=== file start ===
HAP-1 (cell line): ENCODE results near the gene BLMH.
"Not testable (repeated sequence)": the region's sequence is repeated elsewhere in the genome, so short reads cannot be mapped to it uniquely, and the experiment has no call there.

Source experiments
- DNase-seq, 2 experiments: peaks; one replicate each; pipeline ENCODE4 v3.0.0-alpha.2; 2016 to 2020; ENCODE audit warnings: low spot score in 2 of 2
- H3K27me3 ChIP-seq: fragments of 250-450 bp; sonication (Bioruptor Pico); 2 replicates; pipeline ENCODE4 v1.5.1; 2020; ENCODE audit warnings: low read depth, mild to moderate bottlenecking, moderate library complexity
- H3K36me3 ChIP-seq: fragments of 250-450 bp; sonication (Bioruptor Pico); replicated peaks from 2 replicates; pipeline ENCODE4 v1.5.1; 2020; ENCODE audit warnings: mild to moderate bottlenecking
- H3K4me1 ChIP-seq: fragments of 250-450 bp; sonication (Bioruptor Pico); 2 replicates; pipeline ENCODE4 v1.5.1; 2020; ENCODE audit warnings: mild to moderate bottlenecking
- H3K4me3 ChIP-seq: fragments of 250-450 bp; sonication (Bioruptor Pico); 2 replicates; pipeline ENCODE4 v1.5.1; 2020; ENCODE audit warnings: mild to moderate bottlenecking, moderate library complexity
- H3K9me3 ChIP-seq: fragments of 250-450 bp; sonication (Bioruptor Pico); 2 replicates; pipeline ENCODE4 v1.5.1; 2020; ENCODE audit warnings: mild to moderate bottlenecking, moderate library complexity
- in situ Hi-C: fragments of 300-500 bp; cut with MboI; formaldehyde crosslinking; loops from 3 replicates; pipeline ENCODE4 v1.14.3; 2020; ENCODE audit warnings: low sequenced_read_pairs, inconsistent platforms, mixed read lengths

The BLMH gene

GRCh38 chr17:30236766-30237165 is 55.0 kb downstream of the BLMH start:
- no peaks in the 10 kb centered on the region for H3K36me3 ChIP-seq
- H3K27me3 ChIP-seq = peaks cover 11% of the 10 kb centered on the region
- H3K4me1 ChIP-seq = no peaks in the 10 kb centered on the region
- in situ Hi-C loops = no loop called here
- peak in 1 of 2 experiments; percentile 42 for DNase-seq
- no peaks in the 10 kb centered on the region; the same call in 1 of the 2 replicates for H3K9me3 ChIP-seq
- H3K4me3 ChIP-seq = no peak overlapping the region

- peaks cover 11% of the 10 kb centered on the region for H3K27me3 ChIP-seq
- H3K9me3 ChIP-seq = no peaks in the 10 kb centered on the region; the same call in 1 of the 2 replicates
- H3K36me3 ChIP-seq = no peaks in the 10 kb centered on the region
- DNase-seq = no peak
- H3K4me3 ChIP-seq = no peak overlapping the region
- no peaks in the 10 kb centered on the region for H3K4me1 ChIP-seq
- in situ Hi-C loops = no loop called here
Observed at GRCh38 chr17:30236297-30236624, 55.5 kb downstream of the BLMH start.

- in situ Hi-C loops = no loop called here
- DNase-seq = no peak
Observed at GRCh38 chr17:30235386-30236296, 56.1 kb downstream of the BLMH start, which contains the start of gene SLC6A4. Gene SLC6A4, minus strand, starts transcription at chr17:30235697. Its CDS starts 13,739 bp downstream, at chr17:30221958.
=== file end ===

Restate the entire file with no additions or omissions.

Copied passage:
HAP-1 (cell line): ENCODE results near the gene BLMH.
"Not testable (repeated sequence)": the region's sequence is repeated elsewhere in the genome, so short reads cannot be mapped to it uniquely, and the experiment has no call there.

Source experiments
- DNase-seq, 2 experiments: peaks; one replicate each; pipeline ENCODE4 v3.0.0-alpha.2; 2016 to 2020; ENCODE audit warnings: low spot score in 2 of 2
- H3K27me3 ChIP-seq: fragments of 250-450 bp; sonication (Bioruptor Pico); 2 replicates; pipeline ENCODE4 v1.5.1; 2020; ENCODE audit warnings: low read depth, mild to moderate bottlenecking, moderate library complexity
- H3K36me3 ChIP-seq: fragments of 250-450 bp; sonication (Bioruptor Pico); replicated peaks from 2 replicates; pipeline ENCODE4 v1.5.1; 2020; ENCODE audit warnings: mild to moderate bottlenecking
- H3K4me1 ChIP-seq: fragments of 250-450 bp; sonication (Bioruptor Pico); 2 replicates; pipeline ENCODE4 v1.5.1; 2020; ENCODE audit warnings: mild to moderate bottlenecking
- H3K4me3 ChIP-seq: fragments of 250-450 bp; sonication (Bioruptor Pico); 2 replicates; pipeline ENCODE4 v1.5.1; 2020; ENCODE audit warnings: mild to moderate bottlenecking, moderate library complexity
- H3K9me3 ChIP-seq: fragments of 250-450 bp; sonication (Bioruptor Pico); 2 replicates; pipeline ENCODE4 v1.5.1; 2020; ENCODE audit warnings: mild to moderate bottlenecking, moderate library complexity
- in situ Hi-C: fragments of 300-500 bp; cut with MboI; formaldehyde crosslinking; loops from 3 replicates; pipeline ENCODE4 v1.14.3; 2020; ENCODE audit warnings: low sequenced_read_pairs, inconsistent platforms, mixed read lengths

The BLMH gene

GRCh38 chr17:30236766-30237165 is 55.0 kb downstream of the BLMH start:
- no peaks in the 10 kb centered on the region for H3K36me3 ChIP-seq
- H3K27me3 ChIP-seq = peaks cover 11% of the 10 kb centered on the region
- H3K4me1 ChIP-seq = no peaks in the 10 kb centered on the region
- in situ Hi-C loops = no loop called here
- peak in 1 of 2 experiments; percentile 42 for DNase-seq
- no peaks in the 10 kb centered on the region; the same call in 1 of the 2 replicates for H3K9me3 ChIP-seq
- H3K4me3 ChIP-seq = no peak overlapping the region

- peaks cover 11% of the 10 kb centered on the region for H3K27me3 ChIP-seq
- H3K9me3 ChIP-seq = no peaks in the 10 kb centered on the region; the same call in 1 of the 2 replicates
- H3K36me3 ChIP-seq = no peaks in the 10 kb centered on the region
- DNase-seq = no peak
- H3K4me3 ChIP-seq = no peak overlapping the region
- no peaks in the 10 kb centered on the region for H3K4me1 ChIP-seq
- in situ Hi-C loops = no loop called here
Observed at GRCh38 chr17:30236297-30236624, 55.5 kb downstream of the BLMH start.

- in situ Hi-C loops = no loop called here
- DNase-seq = no peak
Observed at GRCh38 chr17:30235386-30236296, 56.1 kb downstream of the BLMH start, which contains the start of gene SLC6A4. Gene SLC6A4, minus strand, starts transcription at chr17:30235697. Its CDS starts 13,739 bp downstream, at chr17:30221958.